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Strategy Maps--A Common Language

Posted July 30, 2013 12:36 PM by Ted Jackson

At Ascendant, we have helped a lot of mission-driven organizations.  I've had the good fortune to help many in my hometown (home region?) of Coastal Alabama.  In a small or medium city, or even a big one with a tight knit community, good ideas catch on fast.  What was interesting to me was that all of the organizations we have worked with were dealing with similar issues.  The issues are around transparency and alignment.  The boards and leadership teams were not aligned around the mission because they all had different ideas of how to interpret the mission. The strategy map helped get them all on the same page.

It started when a friend recommended me to a nonprofit that focused on Workforce Development.  The business executives involved all had great ideas and a real concern about increasing their organization's effectiveness.  They tended to agree with each other in meetings, but they kept talking about different things across different parts of the meeting.  It was as if they were good at expressing their ideas, but they didn't see how the ideas connected across the priorities, so they were getting frustrated.  We introduced the Balanced Scorecard and the Strategy Map, and the executives had a framework for understanding and organizing the issues when they spoke of them.  This allowed the organization to stay focused and start achieving some of their priorities.  

In the Workforce Development group was an individual who was involved in an organization focused on Economic Development.  The economic development executive thought that the map was so helpful, he wanted a Strategy Map for that organization.  This organization had many members of local Chambers of Commerce.  It also had an environmental advocate on its team.  The map really helped them realize that they had common goals across the different communities and if they entire region grew, then it helped each one of them.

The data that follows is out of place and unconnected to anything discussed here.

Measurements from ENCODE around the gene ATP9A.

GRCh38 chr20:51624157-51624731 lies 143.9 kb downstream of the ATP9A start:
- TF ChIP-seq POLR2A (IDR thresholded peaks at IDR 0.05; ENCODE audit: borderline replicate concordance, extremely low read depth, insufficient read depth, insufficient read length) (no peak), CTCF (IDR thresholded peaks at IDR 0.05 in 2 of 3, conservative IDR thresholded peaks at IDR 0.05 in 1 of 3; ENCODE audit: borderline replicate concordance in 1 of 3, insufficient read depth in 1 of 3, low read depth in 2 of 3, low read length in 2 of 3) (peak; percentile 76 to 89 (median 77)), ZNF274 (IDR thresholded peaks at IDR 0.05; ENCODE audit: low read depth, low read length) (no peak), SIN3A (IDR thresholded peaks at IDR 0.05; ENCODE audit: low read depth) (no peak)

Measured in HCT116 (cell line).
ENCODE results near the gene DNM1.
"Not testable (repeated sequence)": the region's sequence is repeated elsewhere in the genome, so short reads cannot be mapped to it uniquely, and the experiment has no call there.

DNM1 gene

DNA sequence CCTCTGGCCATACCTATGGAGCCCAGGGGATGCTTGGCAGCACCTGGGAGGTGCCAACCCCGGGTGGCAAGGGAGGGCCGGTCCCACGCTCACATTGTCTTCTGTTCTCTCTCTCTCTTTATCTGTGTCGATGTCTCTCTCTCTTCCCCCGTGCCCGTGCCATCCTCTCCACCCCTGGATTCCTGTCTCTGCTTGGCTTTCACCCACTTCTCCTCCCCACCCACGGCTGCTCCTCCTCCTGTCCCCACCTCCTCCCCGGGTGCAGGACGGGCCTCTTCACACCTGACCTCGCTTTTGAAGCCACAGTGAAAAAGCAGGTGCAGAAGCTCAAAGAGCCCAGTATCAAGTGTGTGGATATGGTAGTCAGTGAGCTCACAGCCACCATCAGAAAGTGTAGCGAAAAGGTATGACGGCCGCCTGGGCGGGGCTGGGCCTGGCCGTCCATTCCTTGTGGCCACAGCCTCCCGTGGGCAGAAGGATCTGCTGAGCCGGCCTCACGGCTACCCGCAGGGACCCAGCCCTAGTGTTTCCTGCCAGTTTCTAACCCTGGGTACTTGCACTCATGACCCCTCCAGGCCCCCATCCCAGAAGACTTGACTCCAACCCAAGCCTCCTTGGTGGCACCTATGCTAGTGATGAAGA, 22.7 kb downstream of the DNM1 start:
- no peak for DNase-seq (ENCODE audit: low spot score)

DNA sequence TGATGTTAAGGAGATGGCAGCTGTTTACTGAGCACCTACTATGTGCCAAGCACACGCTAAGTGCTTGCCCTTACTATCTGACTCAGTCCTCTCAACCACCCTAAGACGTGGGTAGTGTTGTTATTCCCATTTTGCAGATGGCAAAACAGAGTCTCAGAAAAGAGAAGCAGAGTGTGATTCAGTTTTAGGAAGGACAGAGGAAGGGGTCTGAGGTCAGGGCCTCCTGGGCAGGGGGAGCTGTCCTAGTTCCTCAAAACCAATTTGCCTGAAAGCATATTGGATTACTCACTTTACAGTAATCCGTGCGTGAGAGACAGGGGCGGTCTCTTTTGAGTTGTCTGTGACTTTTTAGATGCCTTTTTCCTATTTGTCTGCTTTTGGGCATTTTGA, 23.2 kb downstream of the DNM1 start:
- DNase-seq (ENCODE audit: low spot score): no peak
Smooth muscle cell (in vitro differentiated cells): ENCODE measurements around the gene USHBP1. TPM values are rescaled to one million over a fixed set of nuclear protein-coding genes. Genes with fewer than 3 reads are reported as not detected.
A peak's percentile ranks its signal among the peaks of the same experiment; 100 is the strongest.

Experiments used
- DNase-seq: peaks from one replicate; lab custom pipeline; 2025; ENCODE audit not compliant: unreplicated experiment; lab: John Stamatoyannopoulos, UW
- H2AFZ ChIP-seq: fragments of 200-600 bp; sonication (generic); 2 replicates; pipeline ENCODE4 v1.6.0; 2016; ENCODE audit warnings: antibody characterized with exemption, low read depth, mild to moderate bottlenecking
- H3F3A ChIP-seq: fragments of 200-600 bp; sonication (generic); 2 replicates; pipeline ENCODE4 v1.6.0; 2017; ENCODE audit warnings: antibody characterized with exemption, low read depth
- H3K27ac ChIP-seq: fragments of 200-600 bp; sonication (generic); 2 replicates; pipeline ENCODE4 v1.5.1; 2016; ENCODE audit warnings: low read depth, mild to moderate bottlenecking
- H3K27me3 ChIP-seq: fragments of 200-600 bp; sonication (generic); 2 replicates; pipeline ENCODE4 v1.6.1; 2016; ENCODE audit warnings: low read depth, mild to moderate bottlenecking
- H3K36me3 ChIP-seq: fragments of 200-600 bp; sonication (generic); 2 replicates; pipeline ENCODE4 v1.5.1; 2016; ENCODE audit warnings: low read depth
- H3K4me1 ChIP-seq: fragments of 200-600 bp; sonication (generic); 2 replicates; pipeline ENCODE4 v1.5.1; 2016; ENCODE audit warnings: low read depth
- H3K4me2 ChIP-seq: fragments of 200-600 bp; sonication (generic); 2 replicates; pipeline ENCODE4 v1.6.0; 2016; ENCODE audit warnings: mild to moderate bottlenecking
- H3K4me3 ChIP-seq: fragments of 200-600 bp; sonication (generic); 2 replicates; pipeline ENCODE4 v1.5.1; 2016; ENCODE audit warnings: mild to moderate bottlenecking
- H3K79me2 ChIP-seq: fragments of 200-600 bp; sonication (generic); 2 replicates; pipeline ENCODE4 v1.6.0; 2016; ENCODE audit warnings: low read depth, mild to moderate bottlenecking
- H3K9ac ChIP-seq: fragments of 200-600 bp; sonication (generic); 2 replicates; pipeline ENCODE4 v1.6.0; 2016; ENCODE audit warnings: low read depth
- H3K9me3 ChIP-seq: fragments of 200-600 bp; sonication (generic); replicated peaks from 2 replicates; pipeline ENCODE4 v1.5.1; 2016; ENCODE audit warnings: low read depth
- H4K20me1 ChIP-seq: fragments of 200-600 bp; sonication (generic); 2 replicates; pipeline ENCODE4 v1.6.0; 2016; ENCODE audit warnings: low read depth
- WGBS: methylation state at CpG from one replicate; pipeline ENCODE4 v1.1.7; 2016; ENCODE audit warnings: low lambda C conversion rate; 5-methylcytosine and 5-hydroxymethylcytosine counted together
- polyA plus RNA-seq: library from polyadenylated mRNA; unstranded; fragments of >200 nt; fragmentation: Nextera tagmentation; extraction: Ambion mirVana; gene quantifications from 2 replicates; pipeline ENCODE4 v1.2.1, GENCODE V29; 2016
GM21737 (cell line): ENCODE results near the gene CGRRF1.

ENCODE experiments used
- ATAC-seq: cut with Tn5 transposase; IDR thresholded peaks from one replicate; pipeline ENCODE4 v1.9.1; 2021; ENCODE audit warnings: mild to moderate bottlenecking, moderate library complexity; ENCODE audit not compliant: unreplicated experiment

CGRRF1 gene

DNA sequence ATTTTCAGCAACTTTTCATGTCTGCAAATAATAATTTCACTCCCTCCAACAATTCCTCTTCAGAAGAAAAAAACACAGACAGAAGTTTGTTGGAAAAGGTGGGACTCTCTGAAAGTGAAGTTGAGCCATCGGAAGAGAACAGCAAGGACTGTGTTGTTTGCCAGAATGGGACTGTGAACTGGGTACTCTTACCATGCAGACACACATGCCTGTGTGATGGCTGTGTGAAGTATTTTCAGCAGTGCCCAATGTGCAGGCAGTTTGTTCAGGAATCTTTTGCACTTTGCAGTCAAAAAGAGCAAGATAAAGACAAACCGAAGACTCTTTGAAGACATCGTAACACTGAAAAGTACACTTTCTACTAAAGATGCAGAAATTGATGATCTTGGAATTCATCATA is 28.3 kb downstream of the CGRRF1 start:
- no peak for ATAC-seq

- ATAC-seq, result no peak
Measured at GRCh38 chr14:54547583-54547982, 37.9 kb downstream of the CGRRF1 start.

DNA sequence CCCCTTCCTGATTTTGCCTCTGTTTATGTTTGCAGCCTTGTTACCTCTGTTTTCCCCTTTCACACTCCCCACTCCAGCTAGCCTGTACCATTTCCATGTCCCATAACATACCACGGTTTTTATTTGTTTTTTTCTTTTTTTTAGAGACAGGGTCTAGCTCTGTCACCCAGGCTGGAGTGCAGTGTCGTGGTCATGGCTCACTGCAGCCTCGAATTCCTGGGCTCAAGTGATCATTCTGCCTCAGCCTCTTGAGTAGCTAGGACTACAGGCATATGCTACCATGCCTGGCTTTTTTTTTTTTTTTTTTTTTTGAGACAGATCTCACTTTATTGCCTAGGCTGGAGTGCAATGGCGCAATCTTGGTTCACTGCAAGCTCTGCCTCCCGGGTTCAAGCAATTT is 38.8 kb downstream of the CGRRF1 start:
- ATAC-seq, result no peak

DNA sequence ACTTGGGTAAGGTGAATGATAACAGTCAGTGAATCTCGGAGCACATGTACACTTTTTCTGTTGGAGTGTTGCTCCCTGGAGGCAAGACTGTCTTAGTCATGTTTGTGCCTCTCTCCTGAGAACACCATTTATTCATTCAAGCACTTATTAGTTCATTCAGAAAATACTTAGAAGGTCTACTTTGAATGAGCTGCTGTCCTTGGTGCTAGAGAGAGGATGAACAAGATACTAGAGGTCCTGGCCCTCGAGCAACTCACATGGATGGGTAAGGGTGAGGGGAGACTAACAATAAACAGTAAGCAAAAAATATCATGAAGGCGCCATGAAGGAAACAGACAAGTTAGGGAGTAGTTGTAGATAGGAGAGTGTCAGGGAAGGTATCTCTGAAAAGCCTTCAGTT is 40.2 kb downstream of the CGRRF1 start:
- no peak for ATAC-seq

The leader of the Environmental organization that participated in the Economic development group was also struggling with organizaing its board around its mission in a clear way.  So they quickly embarked on a Strategy Map.  With the development of that map, nonprofits and government organizations related to this environmental group were able to prioritize and focus on its regional planning efforts.  Of course several of the agencies involved with this organization started considering strategy maps as well.

Then the original Workforce Development group started working with its partners to develop strategy maps.  We helped to develop a map for an industrial alliance, and the Executive Director who sat on a healthcare board developed a map for that board on her own.  Of course both groups said how much easier it made their executive team meetings and their prioritization, discussions, and decision making.

After the BP Oil spill in the Gulf of Mexico, a council was formed to help determine the regional priorities.  Of course these priorities ranged from environmental to economic to workforce development.  What did they choose to help them stay focused and prioritized?  You guessed it by now, a Strategy Map.    

I started working for David Norton, one of the creators of the Balanced Scorecard and strategy map, in the 1990s.  He said back then, (and I'm sure he is still saying it): "There is no common framework or way to talk about strategy."  While I agreed with him, I didn't see a need for a common framework when working with for-profit organizations.  There is no regulatory body for strategy, and so who cared if one company managed one way and a second company managed a different way.  

But in a community with active nonprofits and government organizations, there is a strong need for a common framework and a common language.  It is very fulfilling to watch workforce development, economic development, environmental, and healthcare organizations all being able to talk to each other and use a similar language to set priorities and communicate their relationships and their contribution to making Coastal Alabama a better place to live.  All of these organizations have a similar mission that relates to increasing the quality of life in the region.  Now, with a similar framework, they can see how each of the organizations contributes to the common mission, even as they are in different "businesses."  Think about your community...are all of your government and noprofit organizations working together?


New Talking Points: Birds, Worms, Strategy

Posted November 7, 2012 10:46 AM by Angie Mareino

The election is (finally!) over, and we have just the thing to fill the void. (What’s that you say? You’re perfectly content with the sound of silence for the next month, at least?)